THE STORY – One night in 1820s Tasmania, Clare, a young Irish convict, loses everything she holds dear after her family is horrifically attacked. She’s immediately driven to track down and seek revenge against the British officer who oversaw the horror, so she enlists the service of an Aboriginal tracker named Billy. Marked by trauma from his own violence-filled past, Billy reluctantly agrees to take her through the interior of Tasmania. On this brutal quest for blood, Clare gets much more than she bargained for.
THE CAST – Aisling Franciosi, Sam Claflin, Baykali Ganambarr, Damon Herriman, Harry Greenwood & Ewen Leslie
THE TEAM – Jennifer Kent (Directors/Writers)
THE RUNNING TIME – 136 Minutes
By Will Mavity
A snarling Aisling Franciosi drives this merciless revenge thriller through the unforgiving land of 19th-century Tasmania, a time when British colonists nearly decimated Aboriginal Tasmanians. With horrors around every corner, Jennifer Kent’s new nightmare will traumatize the weak of heart. However, those who are willing to endure the most brutal film of its kind since “12 Years A Slave,” will discover a majestic achievement most striking in its haunting moments of grace.
After helming 2014’s breakout Sundance hit, “The Babadook,” it would have been easy for Jennifer Kent to fall back on yet another horror film. Instead, she returns to Sundance with a film that, while horrifying, is a different beast entirely. A ruthless, unflinching tale of violence and revenge set in 19th Century Australia.
Clare (Aisling Franciosi) is serving out a prison sentence in Australia (then a penal colony) alongside her husband and infant son. She slaves away cleaning and cooking during the day for a garrison of soldiers, while being forced to sexually assaulted at night by the troops’ feckless but ambitious leader, Hawkins (Sam Claflin) who holds the key to her freedom. When even greater tragedy strikes, Clare vows revenge and joins with a native tracker (Baykali Ganambarr) to hunt the perpetrators across the Australian bush.
“The Nightingale” is in many ways a difficult film to evaluate because it is constructed to be deliberately difficult to watch. The film features three graphic on-screen rape scenes along with graphic stabbings, shootings, and child murder. In addition, the film is deliberately agonizingly paced, full of scenes that seemingly go nowhere and nightmares sequences that do little more than add to the bleak mood. All of the above are conscious choices made by Jennifer Kent. The film is meant to be a tough watch that emphasizes the hardship facing women in minorities at the time, but your mileage may vary as to whether or not you can endure watching the film.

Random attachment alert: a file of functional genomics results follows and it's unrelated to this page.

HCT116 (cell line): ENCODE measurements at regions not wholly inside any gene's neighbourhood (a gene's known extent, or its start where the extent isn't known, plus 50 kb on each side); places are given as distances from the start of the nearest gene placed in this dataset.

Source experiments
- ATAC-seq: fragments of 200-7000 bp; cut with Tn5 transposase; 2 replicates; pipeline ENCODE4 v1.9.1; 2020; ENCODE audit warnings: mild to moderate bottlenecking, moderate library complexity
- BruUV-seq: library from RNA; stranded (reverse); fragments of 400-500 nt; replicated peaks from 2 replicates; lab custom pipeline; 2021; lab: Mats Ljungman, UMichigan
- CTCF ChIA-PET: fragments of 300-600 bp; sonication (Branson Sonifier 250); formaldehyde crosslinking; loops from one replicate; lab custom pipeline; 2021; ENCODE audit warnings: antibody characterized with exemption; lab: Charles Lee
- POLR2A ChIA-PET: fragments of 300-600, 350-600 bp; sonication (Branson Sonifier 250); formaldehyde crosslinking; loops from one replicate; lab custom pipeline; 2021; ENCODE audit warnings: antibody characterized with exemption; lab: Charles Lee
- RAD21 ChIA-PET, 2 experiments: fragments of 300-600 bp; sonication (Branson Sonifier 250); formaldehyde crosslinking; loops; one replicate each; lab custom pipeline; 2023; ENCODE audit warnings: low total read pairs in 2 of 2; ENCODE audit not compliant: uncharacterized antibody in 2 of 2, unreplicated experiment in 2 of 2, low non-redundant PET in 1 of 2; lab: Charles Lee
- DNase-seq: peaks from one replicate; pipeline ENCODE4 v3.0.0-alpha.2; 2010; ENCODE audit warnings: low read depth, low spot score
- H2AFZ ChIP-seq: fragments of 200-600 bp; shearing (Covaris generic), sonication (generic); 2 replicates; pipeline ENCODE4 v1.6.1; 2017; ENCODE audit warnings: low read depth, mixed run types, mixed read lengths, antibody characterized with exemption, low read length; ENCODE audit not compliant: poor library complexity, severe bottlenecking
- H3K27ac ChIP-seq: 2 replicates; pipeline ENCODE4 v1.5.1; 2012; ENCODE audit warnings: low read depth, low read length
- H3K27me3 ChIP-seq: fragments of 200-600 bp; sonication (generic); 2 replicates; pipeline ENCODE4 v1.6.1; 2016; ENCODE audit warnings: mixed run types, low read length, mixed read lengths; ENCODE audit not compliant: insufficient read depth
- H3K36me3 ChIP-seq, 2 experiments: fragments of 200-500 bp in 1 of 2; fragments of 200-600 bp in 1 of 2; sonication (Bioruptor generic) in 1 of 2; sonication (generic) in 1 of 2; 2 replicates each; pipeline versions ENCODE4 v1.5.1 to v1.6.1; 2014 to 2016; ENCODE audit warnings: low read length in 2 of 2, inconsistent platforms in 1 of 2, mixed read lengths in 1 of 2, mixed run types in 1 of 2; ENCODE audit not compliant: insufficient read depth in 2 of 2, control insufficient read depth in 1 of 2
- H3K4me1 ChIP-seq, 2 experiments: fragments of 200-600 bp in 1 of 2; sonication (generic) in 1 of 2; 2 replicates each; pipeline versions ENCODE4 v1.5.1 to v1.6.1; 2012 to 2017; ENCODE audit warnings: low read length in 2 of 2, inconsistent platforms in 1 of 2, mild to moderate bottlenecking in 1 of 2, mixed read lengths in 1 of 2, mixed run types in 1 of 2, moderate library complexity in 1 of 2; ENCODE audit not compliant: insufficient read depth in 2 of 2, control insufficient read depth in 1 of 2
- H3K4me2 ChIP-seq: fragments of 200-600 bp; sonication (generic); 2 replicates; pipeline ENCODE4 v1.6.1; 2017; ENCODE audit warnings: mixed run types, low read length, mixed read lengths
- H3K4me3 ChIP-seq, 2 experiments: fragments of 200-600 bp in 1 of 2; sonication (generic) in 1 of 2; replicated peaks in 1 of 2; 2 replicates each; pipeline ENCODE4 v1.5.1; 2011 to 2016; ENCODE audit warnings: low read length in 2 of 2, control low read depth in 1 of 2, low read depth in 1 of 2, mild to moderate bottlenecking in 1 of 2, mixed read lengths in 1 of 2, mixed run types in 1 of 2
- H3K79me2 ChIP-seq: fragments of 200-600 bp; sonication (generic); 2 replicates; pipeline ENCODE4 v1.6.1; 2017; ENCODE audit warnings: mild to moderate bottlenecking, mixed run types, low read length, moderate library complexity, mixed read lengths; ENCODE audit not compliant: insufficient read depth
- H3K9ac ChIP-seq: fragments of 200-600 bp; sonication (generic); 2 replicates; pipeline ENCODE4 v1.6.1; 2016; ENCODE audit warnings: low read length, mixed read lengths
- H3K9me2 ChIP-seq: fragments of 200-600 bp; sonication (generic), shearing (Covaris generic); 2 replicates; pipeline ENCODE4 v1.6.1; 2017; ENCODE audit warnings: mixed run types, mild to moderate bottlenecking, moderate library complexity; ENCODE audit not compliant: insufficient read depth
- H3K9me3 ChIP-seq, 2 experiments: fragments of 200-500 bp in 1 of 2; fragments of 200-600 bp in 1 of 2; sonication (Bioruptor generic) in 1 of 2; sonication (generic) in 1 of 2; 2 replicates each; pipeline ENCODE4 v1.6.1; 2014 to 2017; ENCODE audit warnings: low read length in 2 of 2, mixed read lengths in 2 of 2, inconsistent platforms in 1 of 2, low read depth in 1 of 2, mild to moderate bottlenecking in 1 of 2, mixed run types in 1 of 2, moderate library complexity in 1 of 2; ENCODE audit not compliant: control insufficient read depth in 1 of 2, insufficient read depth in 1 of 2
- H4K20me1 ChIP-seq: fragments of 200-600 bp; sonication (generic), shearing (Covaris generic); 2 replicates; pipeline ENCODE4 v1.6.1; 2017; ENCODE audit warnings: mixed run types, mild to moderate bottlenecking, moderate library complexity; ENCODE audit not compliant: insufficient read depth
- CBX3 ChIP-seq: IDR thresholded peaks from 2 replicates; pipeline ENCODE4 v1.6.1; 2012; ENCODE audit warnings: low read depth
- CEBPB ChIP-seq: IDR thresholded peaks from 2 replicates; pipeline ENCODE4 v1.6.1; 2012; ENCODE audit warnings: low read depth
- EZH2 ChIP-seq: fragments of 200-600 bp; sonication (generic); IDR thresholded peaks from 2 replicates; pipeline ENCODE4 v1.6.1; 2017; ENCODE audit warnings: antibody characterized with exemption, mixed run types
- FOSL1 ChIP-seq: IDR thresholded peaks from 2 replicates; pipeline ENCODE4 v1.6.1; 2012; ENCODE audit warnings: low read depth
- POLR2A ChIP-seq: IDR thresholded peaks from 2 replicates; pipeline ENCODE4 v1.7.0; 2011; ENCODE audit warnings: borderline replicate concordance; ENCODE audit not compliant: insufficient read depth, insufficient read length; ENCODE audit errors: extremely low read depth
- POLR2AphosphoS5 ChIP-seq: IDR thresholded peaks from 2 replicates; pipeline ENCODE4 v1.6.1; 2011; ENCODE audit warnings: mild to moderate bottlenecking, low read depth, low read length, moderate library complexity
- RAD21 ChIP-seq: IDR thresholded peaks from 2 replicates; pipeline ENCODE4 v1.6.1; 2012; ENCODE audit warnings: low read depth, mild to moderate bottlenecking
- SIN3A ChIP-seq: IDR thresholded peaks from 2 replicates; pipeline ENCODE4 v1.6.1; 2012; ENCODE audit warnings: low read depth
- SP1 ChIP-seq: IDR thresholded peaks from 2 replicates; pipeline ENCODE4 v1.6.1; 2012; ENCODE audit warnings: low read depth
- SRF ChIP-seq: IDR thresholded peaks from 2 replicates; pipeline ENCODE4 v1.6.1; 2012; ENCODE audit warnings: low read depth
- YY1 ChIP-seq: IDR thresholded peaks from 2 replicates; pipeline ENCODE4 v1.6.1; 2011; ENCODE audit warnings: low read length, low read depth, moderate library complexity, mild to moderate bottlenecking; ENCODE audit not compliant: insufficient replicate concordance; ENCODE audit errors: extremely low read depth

Kent’s film clearly stems from a deep (and righteous) sense of anger, exploring the relevant as ever themes of sexual violence in society. At some point, the film’s villains become downright one dimensional, but doing so serves a broader purpose of illustrating white male inhumanity during the period. But the film digs deeper than merely being a revenge fantasy. Instead, it is an exploration of mercy and humanity as a whole. And the film is keen to emphasize that there were many victims of the colonial inhumanity: women, Irish, blacks, and children. As such, Kent also uses the film to dig into the death of native culture wrought by colonialism. The film is a mourning cry for the humanity lost in the colonization of Australia. And while Kent certainly deeply explores these subject, she does so with the subtlety of a mallet. But perhaps, that is what such weighty material required.
Aside from the film’s rich (if blunt) exploration of the wrongs wrought by white male colonists, Kent’s technical direction is the film’s other shining achievement. The camera constantly moves, inching our heroes to their goals. Meanwhile, cinematographer Radek Ladczuk lenses the Australian terrain with a gorgeous sense of style, showcasing the woodlands, mountains, and mists. Individual sequences are well edited, especially the film’s opening montage, even if the overall pacing of the film is slow. And of course, Kent draws a masterful lead performance from Aisling Franciosi. Just as with “The Revenant,” a nature revenge film only works as well as its lead actor. And fortunately, Franciosi brings a raw passion to the proceedings. The supporting cast also delivers strong performances (although as mentioned above, Claflin becomes almost comically evil by the end).
In short, “The Nightingale” is not for everyone. It is a brutal and unpleasant watch, and undeniably unsubtle, but Kent is an important voice, and the film’s anger and subsequent compassion, is more relevant than ever today.
THE FINAL SCORE
THE GOOD – Strong lead performance and direction. Righteous skewering of pompous heterosexual white males.
THE BAD – Incredibly long and slow. Brutal and difficult to watch.